Francis, J in Annandale Building Materials (Pty) Ltd t/a Altocrete Brickworks and Another v NUM  11 BLLR 1058 (LC) at paragraph , concluded that this court does have jurisdiction on the following basis:
“ This brings me to the question whether this court does have jurisdiction to rectify the agency shop agreement. In terms of section 24(6) of the Act, a dispute over the interpretation of an agency shop agreement must be referred to the CCMA which must attempt to conciliate the dispute and if it fails to do so, the dispute must be resolved by the CCMA in arbitration. Where it is the validity of an agency shop agreement that is challenged, the CCMA would lack jurisdiction to entertain the dispute. The labour court would have to exercise jurisdiction over that dispute in terms of section 157(1) of the Act. That section confers on the labour court ‘exclusive jurisdiction of all matters that elsewhere in terms of this Act or in terms of any other law are to be determined by the labour court’. The labour court has general supervisory powers and appellate jurisdiction in terms of section 24(7) of the Act in regard to some portions of an award dealing with an agency shop agreement. It follows that it may pronounce on the validity of the agreement.”
The respondent submitted, with reference to this decision, that the court was correct in considering whether the determination of the lawfulness or validity of an agency shop agreement is, in the language of s157(1), a matter that “elsewhere in terms of the [LRA] or in terms of any other law [is] to be determined by the labour court” but submitted that the court was wrong in assuming jurisdiction on the basis that it did, namely, that this court has “general supervisory powers”.
In this regard, it was submitted that, the mere fact that this court has supervisory powers or appellate jurisdiction over CCMA awards regarding the manner in which funds are being administered and utilised in terms of s24(7) of the LRA (read with s25(3)(c) and (d)), this does mean that it is clothed with jurisdiction to determine a dispute about the lawfulness or validity of the agency shop agreement itself. The labour court is in agreement with this submission.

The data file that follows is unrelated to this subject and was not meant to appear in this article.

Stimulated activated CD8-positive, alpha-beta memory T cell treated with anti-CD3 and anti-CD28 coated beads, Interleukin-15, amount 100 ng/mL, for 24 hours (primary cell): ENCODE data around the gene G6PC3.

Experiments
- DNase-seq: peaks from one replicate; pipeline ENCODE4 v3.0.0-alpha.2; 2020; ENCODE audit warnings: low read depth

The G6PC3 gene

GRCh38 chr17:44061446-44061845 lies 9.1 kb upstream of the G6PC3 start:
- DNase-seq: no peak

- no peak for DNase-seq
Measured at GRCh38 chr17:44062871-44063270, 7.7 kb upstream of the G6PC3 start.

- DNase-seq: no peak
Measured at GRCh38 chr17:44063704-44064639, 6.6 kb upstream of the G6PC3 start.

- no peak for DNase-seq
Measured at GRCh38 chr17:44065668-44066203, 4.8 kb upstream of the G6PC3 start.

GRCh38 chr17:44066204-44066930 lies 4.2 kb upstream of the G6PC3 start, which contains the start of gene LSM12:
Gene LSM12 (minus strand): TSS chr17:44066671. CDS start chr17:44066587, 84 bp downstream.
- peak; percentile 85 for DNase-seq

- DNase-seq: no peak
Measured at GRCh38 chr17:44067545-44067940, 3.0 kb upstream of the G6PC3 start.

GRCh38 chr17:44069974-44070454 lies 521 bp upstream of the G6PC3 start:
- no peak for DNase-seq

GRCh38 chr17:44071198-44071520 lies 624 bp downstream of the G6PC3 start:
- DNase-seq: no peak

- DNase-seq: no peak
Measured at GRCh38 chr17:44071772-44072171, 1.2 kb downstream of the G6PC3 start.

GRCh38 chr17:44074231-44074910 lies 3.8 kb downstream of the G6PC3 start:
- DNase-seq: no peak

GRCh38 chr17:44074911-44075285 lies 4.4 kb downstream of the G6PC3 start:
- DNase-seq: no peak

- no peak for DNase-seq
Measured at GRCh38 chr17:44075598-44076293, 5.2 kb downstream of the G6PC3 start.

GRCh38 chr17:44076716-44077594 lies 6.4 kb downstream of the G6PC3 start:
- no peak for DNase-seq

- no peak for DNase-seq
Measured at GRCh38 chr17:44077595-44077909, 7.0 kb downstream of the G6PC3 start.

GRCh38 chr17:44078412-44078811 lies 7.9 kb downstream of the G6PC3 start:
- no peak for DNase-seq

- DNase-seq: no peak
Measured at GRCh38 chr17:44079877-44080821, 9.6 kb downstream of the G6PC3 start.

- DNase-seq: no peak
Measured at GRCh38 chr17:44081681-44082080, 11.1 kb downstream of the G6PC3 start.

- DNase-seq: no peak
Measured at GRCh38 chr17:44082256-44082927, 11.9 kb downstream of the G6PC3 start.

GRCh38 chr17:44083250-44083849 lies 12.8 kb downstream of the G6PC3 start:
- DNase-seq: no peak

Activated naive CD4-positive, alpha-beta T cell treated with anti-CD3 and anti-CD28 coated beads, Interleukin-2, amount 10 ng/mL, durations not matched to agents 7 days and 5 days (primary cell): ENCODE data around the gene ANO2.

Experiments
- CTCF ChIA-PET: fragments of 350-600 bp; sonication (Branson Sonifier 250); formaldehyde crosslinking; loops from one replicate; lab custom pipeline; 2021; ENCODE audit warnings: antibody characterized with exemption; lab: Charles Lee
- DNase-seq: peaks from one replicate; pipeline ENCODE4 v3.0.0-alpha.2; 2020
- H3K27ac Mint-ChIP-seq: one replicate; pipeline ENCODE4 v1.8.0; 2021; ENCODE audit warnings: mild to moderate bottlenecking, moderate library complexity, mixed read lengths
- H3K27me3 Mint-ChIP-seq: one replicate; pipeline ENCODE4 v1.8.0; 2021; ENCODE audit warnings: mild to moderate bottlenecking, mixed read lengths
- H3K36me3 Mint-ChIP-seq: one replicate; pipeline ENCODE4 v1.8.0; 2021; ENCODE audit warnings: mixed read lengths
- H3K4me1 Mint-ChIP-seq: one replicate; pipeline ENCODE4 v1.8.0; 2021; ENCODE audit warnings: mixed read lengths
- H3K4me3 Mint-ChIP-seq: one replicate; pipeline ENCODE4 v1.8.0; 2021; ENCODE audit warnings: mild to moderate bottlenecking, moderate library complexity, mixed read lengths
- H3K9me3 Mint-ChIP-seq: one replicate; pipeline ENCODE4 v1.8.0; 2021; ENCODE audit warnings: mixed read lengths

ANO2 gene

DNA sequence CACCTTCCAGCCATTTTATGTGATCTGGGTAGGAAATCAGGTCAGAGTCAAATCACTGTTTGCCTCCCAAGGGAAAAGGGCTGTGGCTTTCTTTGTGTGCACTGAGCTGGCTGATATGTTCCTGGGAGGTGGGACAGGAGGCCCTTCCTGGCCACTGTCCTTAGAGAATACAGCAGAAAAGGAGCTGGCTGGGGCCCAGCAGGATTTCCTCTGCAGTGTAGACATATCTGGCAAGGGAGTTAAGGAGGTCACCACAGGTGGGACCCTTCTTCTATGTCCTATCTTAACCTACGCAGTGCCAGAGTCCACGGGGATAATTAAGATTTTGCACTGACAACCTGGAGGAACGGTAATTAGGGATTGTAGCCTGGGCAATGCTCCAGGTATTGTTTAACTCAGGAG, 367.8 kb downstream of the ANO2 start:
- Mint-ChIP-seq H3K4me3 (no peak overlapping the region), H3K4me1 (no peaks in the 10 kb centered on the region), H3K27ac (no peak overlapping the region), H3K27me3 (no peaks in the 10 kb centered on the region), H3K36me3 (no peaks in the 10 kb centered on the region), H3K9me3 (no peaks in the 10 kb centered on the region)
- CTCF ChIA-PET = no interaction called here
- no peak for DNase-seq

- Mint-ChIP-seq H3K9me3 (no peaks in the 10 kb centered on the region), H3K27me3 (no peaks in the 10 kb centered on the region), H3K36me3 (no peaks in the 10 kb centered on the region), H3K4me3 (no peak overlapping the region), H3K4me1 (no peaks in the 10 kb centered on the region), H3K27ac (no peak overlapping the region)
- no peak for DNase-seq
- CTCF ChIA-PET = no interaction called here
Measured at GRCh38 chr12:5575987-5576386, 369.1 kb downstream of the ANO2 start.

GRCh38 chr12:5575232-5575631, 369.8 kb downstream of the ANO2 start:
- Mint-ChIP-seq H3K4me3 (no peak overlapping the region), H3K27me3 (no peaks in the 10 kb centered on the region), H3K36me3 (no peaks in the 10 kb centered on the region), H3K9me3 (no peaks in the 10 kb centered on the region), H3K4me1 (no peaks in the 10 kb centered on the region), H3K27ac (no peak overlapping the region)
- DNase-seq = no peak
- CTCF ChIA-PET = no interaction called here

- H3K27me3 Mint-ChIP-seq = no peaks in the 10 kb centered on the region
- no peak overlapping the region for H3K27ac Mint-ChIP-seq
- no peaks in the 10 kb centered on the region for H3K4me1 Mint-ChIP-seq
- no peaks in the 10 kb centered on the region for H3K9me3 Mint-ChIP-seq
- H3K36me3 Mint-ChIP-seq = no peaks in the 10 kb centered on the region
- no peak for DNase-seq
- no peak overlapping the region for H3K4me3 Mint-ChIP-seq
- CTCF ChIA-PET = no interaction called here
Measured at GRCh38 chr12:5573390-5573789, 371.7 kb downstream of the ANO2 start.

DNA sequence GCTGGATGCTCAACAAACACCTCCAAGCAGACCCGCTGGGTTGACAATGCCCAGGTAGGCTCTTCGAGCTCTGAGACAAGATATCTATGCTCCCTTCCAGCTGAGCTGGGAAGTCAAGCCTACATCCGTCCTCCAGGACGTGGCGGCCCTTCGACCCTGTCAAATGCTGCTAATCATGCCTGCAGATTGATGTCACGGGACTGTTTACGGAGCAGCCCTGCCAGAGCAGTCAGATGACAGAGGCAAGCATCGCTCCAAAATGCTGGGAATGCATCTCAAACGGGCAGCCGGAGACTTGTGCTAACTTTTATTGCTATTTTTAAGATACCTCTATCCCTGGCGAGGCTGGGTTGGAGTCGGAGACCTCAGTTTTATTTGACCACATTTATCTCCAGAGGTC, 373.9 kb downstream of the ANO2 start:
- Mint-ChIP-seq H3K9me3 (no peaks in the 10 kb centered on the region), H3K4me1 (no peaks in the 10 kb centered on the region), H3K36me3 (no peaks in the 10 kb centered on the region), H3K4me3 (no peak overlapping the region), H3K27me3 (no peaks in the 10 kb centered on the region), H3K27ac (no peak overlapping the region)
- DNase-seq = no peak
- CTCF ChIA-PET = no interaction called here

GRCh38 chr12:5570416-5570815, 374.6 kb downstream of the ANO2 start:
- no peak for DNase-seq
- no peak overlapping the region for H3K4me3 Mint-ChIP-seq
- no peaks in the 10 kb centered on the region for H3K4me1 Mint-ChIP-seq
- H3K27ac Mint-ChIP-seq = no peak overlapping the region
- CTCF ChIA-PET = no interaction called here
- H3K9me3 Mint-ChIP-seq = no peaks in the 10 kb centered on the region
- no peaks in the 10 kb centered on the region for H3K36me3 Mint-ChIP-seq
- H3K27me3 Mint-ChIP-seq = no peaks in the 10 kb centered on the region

If regard is had to the decision in Fredericks and Others v MEC for Education and Training, Eastern Cape and Others  2 BLLR 119 (CC) at paragraph , it is clear that the LRA does not confer a general jurisdiction on this court to deal with all disputes arising from employment.
Paragraph  reads as follows:
“ Section 157(1) therefore has the effect of depriving the high court of jurisdiction in matters that the labour court is required to decide except where the Labour Relations Act provides otherwise. Deciding which matters fall within the exclusive jurisdiction of the labour court requires an examination of the Labour Relations Act to see which matters fall “to be determined” by the labour court. It is quite clear that the overall scheme of the Labour Relations Act does not confer a general jurisdiction on the labour court to deal with all disputes arising from employment. As Nugent JA held in Fedlife Assurance Ltd:
‘…section 157(1) does not purport to confer exclusive jurisdiction upon the labour court generally in relation to matters concerning the relationship between employer and employees'” (see also Fedlife Assurance Ltd v Wolfaardt  12 BLLR 1301 (SCA) at paragraph 25).
The question, therefore, arises, namely, where can the jurisdiction of this court, to determine the applicants’ first claim regarding the validity and/or lawfulness of the agency shop agreement, be located?
Is this a matter that can be determined in terms of the LRA or is this a matter than may be determined by the labour court in terms of “any other law”?
The labour court is in agreement with the submission that it does not appear that there is a section in the LRA which expressly clothes the labour court with jurisdiction to determine the said dispute.
It was argued that a jurisdictional foundation may be found in the BCEA which, in the language of the s157(1) of the LRA, qualifies as “any other law”.
s34(1)(b) and s77(1) of the BCEA